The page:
North Yorkshire's rural communities are are a "crossroads" to solve long-running problems, the Dean of Ripon warns

The chairman of a landmark commission has claimed North Yorkshire “stands at a crossroads” as he warned the biggest overhaul of local government in a generation must not dilute hopes of solving long-running problems blighting rural communities.

The North Yorkshire Rural Commissioners, pictured from left, Martin Booth, Debbie Trebilco, Jean McQuarrie, Sir William Worsley, the Dean of Ripon, John Dobson, Chris Clark and Sally Shortall at the Great Yorkshire Show in Harrogate. (Pic: Tony Johnson)
The North Yorkshire Rural Commissioners, pictured from left, Martin Booth, Debbie Trebilco, Jean McQuarrie, Sir William Worsley, the Dean of Ripon, John Dobson, Chris Clark and Sally Shortall at the Great Yorkshire Show in Harrogate. (Pic: Tony Johnson)

The findings of the North Yorkshire Rural Commission were highlighted yesterday at the Great Yorkshire Show, as a major public engagement campaign was launched to ensure potential solutions to ingrained issues affecting the countryside become a reality.

A host of senior figures from the county heard how the commission’s work could provide a way forward to tackling wide-ranging issues including a lack of affordable housing and poor internet and mobile phone coverage.

Sign up to our daily newsletter

The i newsletter cut through the noise

An overriding theme which the commission’s findings have identified is the need for the Government to provide a long-awaited multi-billion pound devolution deal for North Yorkshire.

However, the commission’s chairman, John Dobson, who is also the Dean of Ripon, stressed that a reorganisation of local government to pave the way for shifting decision-making powers from Westminster to local leaders must not overshadow attempts to implement the report’s findings.

He said: “We need a comprehensive plan to take forward the report’s recommendations, and we cannot allow the chance to slip away.

“North Yorkshire stands at a crossroads, the problems that have been affecting rural communities for so long can simply be left to continue or there is now an unprecedented opportunity to act.

“Devolution is vital and while local government organisation is needed to make that happen, it cannot be allowed to cloud the chance to make real progress, as that would be a travesty.”

Among those who were at the launch of the public engagement event at the Great Yorkshire Show yesterday were North Yorkshire County Council’s leader, Carl Les, Transport for the North’s chief executive, Tim Wood, the York and North Yorkshire Local Enterprise Partnership’s deputy chairman, David Dickson, and government officials.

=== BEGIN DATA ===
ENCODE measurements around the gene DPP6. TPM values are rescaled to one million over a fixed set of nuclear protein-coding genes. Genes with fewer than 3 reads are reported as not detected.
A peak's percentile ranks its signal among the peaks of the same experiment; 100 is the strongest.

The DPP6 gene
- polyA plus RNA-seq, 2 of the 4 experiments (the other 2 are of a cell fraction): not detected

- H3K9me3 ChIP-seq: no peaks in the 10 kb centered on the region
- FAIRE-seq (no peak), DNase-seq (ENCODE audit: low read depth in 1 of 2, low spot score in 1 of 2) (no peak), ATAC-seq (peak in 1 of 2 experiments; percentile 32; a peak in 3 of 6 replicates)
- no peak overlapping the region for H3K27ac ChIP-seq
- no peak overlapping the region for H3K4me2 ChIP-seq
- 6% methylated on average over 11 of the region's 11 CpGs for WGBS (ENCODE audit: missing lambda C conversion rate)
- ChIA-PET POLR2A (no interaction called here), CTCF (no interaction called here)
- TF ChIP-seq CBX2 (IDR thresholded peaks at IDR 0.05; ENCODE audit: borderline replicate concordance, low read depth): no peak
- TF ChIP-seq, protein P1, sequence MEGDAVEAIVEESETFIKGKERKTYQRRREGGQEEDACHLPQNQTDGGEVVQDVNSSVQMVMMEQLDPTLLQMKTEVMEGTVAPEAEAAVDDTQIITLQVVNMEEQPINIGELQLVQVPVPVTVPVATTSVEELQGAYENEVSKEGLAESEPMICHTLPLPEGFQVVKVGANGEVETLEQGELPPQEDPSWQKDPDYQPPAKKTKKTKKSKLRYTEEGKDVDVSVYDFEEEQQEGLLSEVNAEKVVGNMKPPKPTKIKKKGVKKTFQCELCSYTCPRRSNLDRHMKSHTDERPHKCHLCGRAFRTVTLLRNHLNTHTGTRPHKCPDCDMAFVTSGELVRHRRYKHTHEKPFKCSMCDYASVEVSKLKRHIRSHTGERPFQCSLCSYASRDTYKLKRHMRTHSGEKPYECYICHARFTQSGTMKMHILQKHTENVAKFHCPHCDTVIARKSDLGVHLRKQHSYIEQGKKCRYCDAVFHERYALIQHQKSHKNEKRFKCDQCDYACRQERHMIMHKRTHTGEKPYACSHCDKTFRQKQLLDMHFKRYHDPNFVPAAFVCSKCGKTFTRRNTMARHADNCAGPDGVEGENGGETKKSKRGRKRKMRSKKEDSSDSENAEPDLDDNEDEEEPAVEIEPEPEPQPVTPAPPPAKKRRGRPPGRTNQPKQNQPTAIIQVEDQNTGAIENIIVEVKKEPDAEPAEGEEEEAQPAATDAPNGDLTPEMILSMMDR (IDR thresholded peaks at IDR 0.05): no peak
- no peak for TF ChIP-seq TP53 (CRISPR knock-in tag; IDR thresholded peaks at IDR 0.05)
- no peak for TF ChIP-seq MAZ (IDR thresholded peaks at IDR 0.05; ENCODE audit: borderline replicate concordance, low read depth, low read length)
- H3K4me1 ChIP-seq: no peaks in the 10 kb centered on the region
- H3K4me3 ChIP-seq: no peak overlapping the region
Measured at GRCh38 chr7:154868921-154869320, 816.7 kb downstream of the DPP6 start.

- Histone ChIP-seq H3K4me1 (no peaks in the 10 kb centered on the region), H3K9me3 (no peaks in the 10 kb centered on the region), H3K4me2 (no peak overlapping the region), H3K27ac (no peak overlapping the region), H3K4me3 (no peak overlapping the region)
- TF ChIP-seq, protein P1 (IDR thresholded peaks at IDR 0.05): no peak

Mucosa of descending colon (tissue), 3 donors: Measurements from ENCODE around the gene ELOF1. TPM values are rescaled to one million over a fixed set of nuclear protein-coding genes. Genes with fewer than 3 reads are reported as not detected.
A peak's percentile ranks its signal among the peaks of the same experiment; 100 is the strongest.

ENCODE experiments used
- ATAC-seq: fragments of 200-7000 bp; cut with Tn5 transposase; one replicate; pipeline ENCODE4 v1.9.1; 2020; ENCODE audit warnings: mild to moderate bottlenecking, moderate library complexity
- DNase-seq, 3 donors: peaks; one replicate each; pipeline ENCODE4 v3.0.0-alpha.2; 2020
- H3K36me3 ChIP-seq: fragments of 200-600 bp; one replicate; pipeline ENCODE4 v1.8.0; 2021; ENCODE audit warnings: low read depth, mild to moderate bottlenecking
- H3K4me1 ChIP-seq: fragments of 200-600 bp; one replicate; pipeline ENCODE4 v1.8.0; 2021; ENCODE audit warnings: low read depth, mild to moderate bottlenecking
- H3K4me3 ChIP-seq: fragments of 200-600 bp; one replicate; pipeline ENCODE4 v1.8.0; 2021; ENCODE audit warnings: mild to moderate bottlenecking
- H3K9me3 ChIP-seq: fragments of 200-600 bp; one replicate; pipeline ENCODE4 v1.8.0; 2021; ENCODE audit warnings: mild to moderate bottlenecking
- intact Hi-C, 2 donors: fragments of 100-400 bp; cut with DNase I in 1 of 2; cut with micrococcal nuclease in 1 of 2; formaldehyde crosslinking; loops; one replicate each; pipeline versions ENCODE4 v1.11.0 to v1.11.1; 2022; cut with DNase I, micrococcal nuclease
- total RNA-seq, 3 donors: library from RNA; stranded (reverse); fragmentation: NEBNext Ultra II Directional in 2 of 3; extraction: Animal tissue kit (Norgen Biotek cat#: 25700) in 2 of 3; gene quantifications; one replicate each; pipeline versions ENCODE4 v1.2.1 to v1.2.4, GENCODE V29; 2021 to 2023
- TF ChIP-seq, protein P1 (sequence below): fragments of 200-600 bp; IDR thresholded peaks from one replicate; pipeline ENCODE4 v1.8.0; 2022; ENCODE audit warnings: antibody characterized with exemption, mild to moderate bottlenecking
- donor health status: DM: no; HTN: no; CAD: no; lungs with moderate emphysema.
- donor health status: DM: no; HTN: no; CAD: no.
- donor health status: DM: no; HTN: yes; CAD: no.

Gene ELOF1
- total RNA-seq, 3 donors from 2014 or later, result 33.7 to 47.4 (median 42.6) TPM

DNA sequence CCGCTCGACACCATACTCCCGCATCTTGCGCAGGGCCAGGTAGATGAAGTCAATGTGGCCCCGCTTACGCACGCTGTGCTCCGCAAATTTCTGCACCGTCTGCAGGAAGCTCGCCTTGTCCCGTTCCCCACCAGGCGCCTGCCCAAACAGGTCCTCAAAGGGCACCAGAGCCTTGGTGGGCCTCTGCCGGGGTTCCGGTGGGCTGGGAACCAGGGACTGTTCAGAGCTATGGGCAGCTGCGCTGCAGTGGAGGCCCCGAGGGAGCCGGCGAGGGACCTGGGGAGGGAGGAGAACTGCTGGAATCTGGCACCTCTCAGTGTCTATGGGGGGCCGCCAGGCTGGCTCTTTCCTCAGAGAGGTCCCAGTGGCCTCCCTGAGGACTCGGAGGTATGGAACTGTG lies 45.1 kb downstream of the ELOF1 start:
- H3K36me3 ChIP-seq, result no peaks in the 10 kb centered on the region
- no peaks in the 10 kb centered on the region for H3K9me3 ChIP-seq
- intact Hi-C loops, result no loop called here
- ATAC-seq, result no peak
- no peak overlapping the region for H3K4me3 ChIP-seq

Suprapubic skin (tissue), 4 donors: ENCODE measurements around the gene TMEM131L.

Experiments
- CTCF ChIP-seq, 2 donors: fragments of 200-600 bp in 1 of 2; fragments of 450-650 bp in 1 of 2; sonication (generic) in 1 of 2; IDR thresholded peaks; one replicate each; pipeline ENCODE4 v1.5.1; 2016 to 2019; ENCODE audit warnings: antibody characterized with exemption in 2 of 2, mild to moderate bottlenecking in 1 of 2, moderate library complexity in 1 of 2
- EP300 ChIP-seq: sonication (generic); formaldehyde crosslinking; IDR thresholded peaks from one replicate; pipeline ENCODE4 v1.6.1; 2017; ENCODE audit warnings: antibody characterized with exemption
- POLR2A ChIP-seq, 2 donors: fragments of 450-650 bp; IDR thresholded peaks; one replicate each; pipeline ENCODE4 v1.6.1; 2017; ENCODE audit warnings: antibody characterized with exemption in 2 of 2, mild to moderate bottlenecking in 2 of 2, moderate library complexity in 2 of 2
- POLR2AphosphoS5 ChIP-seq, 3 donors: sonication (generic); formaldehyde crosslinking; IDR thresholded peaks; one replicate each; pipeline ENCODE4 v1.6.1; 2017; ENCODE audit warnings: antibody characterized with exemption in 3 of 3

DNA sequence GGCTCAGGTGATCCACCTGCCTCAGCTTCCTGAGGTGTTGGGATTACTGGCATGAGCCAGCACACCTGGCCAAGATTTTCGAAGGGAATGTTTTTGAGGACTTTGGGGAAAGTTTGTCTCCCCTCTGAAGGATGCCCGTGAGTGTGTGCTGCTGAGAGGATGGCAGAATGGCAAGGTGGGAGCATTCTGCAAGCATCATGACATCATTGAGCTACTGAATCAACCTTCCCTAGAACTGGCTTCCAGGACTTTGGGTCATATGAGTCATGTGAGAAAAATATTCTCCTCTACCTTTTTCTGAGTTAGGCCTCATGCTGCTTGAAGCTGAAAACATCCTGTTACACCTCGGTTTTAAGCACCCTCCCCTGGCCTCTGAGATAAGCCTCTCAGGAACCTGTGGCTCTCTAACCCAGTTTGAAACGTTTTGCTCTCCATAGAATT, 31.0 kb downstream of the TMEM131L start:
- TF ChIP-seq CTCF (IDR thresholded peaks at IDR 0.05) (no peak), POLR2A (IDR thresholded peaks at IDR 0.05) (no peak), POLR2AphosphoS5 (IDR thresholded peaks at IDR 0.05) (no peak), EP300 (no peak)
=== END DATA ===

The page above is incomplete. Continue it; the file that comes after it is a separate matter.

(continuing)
The Lord Lieutenant for North Yorkshire, Jo Ropner, the NFU’s regional director, Adam Bedford, and Welcome to Yorkshire’s chief executive, James Mason, were also in attendance.

The independent commission, which is the first of its kind to be established, has called on the county council to establish an advisory task force to include civil servants, rural business, banking and industry, academic and scientific expertise and communities to take forward its recommendations.

Coun Les said: “The issues highlighted by the commission and matters of the moment, and action is most definitely needed. We have already begun discussions to take forward the recommendations, as the report does present a huge opportunity.”

Perhaps the starkest of the commission’s findings is that a generation of young people has been lost in North Yorkshire, with the county’s demographic heavily slanted towards the over-65s.

The report has revealed that a lack of younger workers in North Yorkshire has left a £1.4bn hole in the county’s economy.

It has been estimated that if North Yorkshire had the same percentage of younger adults aged between 20 and 44 years old as the national average, there would be an additional 45,551 people living in the county.

Among the most radical proposals are a levy on the owners of second homes, and an overhaul of the Government’s funding formula for both education and housing.

A mutual bank has also been suggested to drive forward investment in North Yorkshire, while the county’s economy needs to be focused far more on the green energy sector, according to the report.

The commission has also said that the UK’s exit from the European Union has also pinpointed a need for new funding streams to be established for the farming sector and also public transport services.

The Rural Commission, which was established in November 2019, met 20 times taking evidence from more than 70 participants, including MPs and government officials. Three visits were made to rural communities, while 27 written submissions were considered.

Efforts are underway to carry out wide-ranging restructuring of local government to secure a transformative devolution deal for North Yorkshire.

The move is set to ultimately introduce a metro mayor to oversee decision-making powers to mirror those of Dan Jarvis in South Yorkshire and Tracy Brabin in West Yorkshire.

Two rival bids have been submitted to Westminster for the biggest overhaul of North Yorkshire’s local government structure since 1974 to pave the way for the devolution deal.

North Yorkshire County Council is behind plans for a single unitary authority, while the county’s seven district councils are proposing two east/west authorities either side of the A1.

Ministers are expected to make an announcement on the way forward during the summer.